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Monday, 24 August 2015

Tuscany Part 5......

Another day, another place to visit - Firenze (Florence) the capital of Tuscany.

Florence is famous for its history: a centre of medieval European trade and finance and one of the wealthiest cities of the time, it is considered the birthplace of the Renaissance, and has been called "the Athens of the Middle Ages".  A turbulent political history includes periods of rule by the powerful Medici family, and numerous religious and republican revolutions. From 1865 to 1871 the city was the capital of the recently established Kingdom of Italy.  

We had a ten minute walk from where our coach dropped us off through streets lined with fascinating architecture,


 shame about the 'Irish Pub' sign outside this next building!
Our fist stop was the Basilica di Santa Croce, where we met our guide for a short tour of the city centre.

The Basilica di Santa Croce (Basilica of the Holy Cross) is the principal Franciscan church in Florence, and a minor basilica of the Roman Catholic Church. It is situated on the Piazza di Santa Croce, about 800 metres south-east of the Duomo. The site, when first chosen, was in marshland outside the city walls. It is the burial place of some of the most illustrious Italians, such as Michelangelo, Galileo, Machiavelli, Foscolo, Gentile and Rossini, thus it is known also as the Temple of the Italian Glories (Tempio dell'Itale Glorie).

Continuing the tour we passed the Duomo, the Cattedrale di Santa Maria del Fiore ("Cathedral of Saint Mary of the Flower") the main church of Florence.


Begun in 1296 in the Gothic style to the design of Arnolfo di Cambio and completed structurally in 1436 with the dome engineered by Filippo Brunelleschi. The exterior of the basilica is faced with polychrome marble panels in various shades of green and pink bordered by white and has an elaborate 19th-century Gothic Revival fa├žade by Emilio De Fabris.

Our tour ended in the square at the entrance to the Medici Palace.

The House of Medici was an Italian banking family, political dynasty and later royal house that first began to gather prominence under Cosimo de' Medici in the Republic of Florence during the late 14th century. 
The family originated in the Mugello region of the Tuscan countryside, gradually rising until they were able to fund the Medici Bank. The bank was the largest in Europe during the 15th century, seeing the Medici gain political power in Florence — though officially they remained citizens rather than monarchs.
The Medici Palace overlooks the square where its copy of Michelangelo's David statue as well the gallery of statues in the adjacent Loggia dei Lanzi stand, it is one of the most significant public places in Italy, and it host cultural points and museums.


We stopped for a quick lunch before venturing into the Medici Palace, through it's magnificent courtyard,
only to be even more amazed and thrilled by the interior with it's beautifully decorated ceilings,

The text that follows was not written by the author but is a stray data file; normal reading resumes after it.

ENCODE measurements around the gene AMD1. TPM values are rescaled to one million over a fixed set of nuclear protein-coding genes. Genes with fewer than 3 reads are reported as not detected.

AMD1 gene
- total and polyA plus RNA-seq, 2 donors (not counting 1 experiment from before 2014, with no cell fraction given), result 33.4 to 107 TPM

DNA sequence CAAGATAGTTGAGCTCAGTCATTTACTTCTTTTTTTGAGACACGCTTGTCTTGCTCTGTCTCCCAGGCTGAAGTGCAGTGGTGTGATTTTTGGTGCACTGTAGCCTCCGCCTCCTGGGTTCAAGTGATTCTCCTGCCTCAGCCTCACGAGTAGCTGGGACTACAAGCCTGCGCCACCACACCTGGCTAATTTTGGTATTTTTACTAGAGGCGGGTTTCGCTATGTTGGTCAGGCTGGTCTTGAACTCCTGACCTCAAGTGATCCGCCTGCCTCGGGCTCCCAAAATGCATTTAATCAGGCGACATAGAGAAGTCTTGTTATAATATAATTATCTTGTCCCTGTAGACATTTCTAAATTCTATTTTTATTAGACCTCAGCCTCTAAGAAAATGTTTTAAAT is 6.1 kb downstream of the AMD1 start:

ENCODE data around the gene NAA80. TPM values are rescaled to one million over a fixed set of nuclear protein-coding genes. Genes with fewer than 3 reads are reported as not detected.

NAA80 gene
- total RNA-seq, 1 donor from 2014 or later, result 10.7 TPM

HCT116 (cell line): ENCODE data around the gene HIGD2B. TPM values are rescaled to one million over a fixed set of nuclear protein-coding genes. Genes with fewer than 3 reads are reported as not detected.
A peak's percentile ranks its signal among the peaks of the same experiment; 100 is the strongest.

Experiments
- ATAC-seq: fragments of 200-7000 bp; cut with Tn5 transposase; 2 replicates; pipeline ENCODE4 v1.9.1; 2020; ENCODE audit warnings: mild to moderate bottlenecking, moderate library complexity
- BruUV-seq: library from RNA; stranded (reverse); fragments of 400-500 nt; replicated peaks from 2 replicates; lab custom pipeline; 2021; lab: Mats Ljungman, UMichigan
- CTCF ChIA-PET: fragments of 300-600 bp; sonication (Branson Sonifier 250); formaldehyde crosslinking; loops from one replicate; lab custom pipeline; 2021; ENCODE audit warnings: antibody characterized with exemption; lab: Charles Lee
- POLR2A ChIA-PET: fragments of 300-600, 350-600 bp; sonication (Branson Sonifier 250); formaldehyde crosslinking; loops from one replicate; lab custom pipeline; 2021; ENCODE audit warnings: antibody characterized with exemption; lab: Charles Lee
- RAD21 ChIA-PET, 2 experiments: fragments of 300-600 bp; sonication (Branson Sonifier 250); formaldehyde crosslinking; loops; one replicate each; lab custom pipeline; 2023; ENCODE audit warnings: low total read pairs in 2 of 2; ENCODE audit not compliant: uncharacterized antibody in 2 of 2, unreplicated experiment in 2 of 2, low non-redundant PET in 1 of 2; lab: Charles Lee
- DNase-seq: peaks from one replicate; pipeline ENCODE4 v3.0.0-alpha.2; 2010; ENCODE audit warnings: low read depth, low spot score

majestic staircases,


amazing artwork,


apartments and chapel of Eleonora,

 fabulous furniture,



 artefacts, like the Putto with Dophin by Andrea del Verrocchio.


One can only marvel at the huge doorways,

the audience chamber,
 the carved doors depicting Dante,
the windows,

 
the incredible Hall of Geographical Maps or Wardrobe is where the Medici Grand Dukes kept their precious belongings. The cabinets and carved ceiling are by Dionigi Nigetti.


The doors of the cabinets were decorated with 53 remarkable maps of scientific interest, oil paintings by the Dominican monk Fra Ignazio Danti (1563–1575), brother of the sculptor Vincenzo Danti, and Stefano Buonsignori (1575–1584). They are of great historical interest and give a good idea of the geographical knowledge in the 16th century.

Those are just a few of the sights you will see if you ever get the chance to visit this magnificent place for yourself, not to mention the view over Florence from one of the palace balconies.
Unfortunately it was time to leave beautiful Florence for the journey back to our hotel, but we had another day of sightseeing to look forward to.   I hope you'll join me for the final day of our tour,  Part 6 when we visit Sienna.
 

8 comments:

Winifred said...

Thanks for this. Some great information and your photos are lovely. What a wonderful place. I've never been to Florence, one of the places still to visit on my list.

Look forward to reading about Sienna next.

Akelamalu said...

Glad you enjoyed it Winnifred. x

Flowerpot said...

I went to Tuscany about 25 years ago and we didn't see the sun once - this looks much better!

Akelamalu said...

Oh what a shame Flowerpot! We were very lucky with the weather. Xx

Beach Bum said...

Totally awesome! I can't imagine how it felt to walk through that city. There is a travel writer here in the States by the name of Rick Steves and one of his television episodes covered Florence. You hit a lot of the same sights he covered.

Valerie said...

I am pleased you enjoyed Florence, Pearl. So much to see there. We were there during an extraordinarily hot week. I was glad to get under cover - out of the sun.

Valerie said...

Forgot to say thanks for including some views I hadn't got... grins.

Akelamalu said...

I love old cities with load of history Beach and Florence certainly hit that spot!

I loved Florence Valerie, we were really lucky with the weather, not too hot just right for sightseeing. :)